asked Her Majesty’s Government:
What steps they are taking to protect the wrecks of HMS “Prince of Wales” and HMS “Repulse” from the activities of foreign nationals undertaking penetration dives and disturbing the human remains which lie there.
My Lords, the wrecks of HMS “Prince of Wales” and HMS “Repulse”, which lie in international waters off the coast of Malaysia, are designated as protected places under the United Kingdom’s Protection of Military Remains Act 1986. However, the Act applies only to British citizens and British flagged vessels. Her Majesty’s Government therefore continue to work closely with regional Governments, diving groups and others to prevent inappropriate activity on the wreck sites by foreign nationals.
My Lords, I thank my noble friend for that reply. These two ships were sunk 65 years ago this week and the wrecks are the final resting place of 840 officers and men. Is my noble friend aware of the activities of foreign-owned diving companies, such as Rec ‘N’ Tec and White Manta, which have promoted themselves by placing pictures of human remains on their websites and, in one case, producing for sale a DVD of a full penetration dive on HMS “Repulse” carried out by a US citizen? Does my noble friend agree that the survivors and the relatives of the deceased deserve rather better than that?
Yes, my Lords, I agree absolutely. I have seen stills from the DVD and they are extremely distressing and must be extremely painful for the families and the survivors. The British Government, via the British High Commission in Malaysia, have asked the company to remove the video from its website. It has done so and apologised for the distress caused. The Ministry has also made its concerns known to a number of Malaysian government agencies and to the navies of the region, and of course the Royal Navy itself makes several trips to the site.
My Lords, we on these Benches welcome anything that the Government can do to protect these war grave sites. Those tragic sinkings taught us the importance of air cover. In the light of that, can the noble Baroness confirm that there will be no further delays to the new carriers?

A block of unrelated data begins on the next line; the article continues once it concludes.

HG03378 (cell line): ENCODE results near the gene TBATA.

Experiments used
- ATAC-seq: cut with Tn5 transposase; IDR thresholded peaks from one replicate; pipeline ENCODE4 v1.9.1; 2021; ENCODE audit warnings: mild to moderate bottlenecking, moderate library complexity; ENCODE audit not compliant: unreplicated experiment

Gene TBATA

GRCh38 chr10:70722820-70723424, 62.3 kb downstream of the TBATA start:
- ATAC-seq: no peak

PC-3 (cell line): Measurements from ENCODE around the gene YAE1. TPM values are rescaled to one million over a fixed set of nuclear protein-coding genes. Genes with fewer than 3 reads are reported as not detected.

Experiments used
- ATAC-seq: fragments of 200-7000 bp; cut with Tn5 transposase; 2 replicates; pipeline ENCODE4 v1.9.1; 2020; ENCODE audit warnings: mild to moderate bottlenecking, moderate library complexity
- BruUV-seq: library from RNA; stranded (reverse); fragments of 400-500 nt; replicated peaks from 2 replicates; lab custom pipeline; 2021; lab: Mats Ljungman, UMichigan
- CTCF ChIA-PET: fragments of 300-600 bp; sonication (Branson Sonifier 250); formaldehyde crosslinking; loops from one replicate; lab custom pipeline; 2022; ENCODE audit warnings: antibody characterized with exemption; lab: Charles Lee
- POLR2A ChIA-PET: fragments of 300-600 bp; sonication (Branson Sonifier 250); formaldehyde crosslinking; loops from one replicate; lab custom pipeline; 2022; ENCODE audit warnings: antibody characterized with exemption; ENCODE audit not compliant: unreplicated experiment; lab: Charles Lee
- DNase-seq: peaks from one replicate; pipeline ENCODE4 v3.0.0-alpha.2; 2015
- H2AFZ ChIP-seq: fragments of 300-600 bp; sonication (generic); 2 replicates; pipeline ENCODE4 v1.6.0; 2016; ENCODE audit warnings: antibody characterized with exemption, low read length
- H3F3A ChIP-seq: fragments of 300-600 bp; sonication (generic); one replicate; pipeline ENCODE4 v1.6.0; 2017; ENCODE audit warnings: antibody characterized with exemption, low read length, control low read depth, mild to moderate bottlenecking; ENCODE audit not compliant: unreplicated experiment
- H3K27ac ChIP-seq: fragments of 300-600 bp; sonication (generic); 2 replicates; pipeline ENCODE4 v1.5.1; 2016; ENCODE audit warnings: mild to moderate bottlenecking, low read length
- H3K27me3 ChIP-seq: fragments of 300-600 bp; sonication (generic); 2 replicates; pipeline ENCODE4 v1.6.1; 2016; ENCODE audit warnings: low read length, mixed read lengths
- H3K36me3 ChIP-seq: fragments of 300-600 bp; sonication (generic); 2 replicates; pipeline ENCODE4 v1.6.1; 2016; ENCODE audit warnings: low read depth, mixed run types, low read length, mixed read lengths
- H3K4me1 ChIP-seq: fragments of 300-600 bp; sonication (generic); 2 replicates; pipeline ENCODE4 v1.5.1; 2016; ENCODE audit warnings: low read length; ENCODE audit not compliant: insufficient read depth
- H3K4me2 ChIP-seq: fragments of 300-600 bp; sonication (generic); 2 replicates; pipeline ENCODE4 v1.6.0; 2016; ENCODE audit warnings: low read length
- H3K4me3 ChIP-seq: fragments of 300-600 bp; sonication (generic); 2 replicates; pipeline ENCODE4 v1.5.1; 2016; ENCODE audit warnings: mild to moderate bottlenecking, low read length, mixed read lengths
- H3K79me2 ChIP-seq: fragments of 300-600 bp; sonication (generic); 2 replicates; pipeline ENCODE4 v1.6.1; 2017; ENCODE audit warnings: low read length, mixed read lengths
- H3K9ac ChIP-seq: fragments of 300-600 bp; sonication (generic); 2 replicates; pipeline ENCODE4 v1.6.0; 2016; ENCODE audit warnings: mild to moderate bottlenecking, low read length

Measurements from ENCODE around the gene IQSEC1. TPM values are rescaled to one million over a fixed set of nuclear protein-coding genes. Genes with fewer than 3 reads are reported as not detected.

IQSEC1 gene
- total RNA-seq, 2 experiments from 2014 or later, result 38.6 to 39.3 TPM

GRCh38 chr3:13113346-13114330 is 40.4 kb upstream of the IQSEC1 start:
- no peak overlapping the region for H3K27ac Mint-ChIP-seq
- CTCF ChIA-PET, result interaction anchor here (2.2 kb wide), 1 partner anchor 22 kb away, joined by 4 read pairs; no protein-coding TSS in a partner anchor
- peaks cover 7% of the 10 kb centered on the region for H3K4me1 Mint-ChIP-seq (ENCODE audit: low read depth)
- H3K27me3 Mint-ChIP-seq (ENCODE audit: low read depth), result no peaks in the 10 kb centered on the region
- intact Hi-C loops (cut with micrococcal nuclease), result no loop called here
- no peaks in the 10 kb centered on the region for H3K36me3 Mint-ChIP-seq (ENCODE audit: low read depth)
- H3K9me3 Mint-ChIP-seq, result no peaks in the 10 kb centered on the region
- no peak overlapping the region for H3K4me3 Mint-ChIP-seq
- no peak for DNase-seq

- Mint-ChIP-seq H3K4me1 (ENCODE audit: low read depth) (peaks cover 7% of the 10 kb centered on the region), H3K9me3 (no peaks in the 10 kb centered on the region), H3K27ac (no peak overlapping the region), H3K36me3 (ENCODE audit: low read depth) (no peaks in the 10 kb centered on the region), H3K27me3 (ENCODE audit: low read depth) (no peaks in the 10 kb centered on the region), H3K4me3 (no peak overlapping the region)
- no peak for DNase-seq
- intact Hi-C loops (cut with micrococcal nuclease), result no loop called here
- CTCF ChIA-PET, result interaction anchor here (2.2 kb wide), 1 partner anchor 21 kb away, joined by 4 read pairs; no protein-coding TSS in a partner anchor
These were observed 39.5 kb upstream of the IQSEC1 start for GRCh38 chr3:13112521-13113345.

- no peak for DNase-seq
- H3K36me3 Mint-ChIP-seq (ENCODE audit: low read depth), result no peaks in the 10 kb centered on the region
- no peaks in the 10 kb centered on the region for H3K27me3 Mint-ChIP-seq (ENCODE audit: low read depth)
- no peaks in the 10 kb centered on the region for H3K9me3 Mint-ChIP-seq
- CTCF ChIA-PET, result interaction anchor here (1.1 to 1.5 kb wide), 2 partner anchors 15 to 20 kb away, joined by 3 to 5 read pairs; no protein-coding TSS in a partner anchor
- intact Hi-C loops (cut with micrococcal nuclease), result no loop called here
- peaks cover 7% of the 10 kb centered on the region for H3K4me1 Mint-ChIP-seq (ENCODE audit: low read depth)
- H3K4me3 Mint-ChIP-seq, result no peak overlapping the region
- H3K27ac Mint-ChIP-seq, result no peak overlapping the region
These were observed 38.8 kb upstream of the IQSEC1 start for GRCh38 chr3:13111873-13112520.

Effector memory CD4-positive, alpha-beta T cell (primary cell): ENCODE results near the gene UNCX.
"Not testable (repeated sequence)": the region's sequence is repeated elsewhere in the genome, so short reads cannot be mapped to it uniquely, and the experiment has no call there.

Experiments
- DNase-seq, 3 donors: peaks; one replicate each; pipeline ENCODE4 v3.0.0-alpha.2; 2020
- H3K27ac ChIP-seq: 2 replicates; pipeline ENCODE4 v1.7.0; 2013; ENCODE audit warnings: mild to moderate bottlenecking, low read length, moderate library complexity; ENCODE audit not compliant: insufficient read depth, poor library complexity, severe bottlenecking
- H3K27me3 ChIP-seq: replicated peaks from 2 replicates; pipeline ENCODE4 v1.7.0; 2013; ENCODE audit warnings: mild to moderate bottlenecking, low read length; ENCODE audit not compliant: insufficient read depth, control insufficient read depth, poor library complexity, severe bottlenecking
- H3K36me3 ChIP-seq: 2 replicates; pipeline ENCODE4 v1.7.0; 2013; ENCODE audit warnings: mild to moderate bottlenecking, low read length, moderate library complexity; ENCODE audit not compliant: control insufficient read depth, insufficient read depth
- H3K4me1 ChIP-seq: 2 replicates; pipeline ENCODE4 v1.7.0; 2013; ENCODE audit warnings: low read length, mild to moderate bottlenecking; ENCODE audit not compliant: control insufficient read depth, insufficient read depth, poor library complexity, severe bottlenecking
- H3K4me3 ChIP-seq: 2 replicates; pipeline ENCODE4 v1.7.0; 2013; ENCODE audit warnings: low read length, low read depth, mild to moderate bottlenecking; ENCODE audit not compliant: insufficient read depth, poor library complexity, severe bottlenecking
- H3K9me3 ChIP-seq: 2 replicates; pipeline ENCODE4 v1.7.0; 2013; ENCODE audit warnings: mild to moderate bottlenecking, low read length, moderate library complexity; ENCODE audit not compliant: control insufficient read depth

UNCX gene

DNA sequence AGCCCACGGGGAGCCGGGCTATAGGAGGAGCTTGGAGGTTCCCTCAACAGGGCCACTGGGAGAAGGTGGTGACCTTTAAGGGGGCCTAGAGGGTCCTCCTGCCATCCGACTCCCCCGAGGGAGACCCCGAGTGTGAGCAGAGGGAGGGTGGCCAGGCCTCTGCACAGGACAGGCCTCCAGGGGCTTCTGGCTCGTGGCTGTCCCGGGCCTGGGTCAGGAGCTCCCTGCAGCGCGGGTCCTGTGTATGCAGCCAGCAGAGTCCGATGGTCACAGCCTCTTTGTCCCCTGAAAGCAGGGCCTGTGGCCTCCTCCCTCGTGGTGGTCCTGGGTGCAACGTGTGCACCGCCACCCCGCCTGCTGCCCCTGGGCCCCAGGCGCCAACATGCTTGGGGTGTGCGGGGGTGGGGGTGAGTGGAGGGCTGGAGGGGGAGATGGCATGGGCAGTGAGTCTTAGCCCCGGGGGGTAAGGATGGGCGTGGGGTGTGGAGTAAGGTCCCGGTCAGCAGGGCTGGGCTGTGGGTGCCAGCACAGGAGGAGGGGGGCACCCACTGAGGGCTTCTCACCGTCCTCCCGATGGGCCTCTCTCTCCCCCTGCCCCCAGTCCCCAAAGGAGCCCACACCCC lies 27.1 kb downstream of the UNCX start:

My Lords, what plans do the Government have for more proactive management of historic wreck sites so that they are physically assessed by people with relevant expertise, and management plans are drawn up which would be sensitive to them both as war graves, if that is what they are, and as archaeological sites?
My Lords, we are signatories to several international conventions, most notably the United Nations Convention on the Law of the Sea, and have therefore signed up to the responsibilities under them. We have also begun to designate sites. I was astonished to learn in my brief that there are 15,000 naval and merchant wrecks from the two world wars. Not all of those will be designated, but the most significant wrecks are being designated as protected sites or controlled sites, with all the management that that involves.
My Lords, can the Minister assure us that international bodies such as the Commonwealth will be made aware of the situation? An international approach is probably what is required; indeed, that is what the Minister has suggested in her earlier answers.
My Lords, the noble Baroness has not referred to the interests of the New Zealand Government in the “Prince of Wales” and the “Repulse”. There is a very active interest in New Zealand in the fates of the ships and of the bodies of those who were drowned. Are the Government, as I trust they are, in close contact with the Government of New Zealand and listening sympathetically to their interests?
Baroness Crawley: Yes, my Lords. I will write to the noble Lord about the detail of our contact, but, as I understand it, we are in contact with the regional Governments, the Australian Navy and the New Zealand agencies.
My Lords, I thank the noble Baroness for her intervention. The diving companies in the region are contacted and we are in close co-operation with them. But in the end, however many international or national laws we sign up to, we need to educate the diving companies and the individual divers. We are therefore in constant contact with them.
My Lords, does the Minister agree that, in addition to the dreadful personal tragedies referred to by the noble Lord, Lord Faulkner of Worcester, this is a site of particular historical significance? It proved once and for all that capital ships—as my noble friend Lord Astor made clear in his “outwith” question—could no longer operate without adequate air defences. As such, it is the place where the course of naval warfare changed for ever.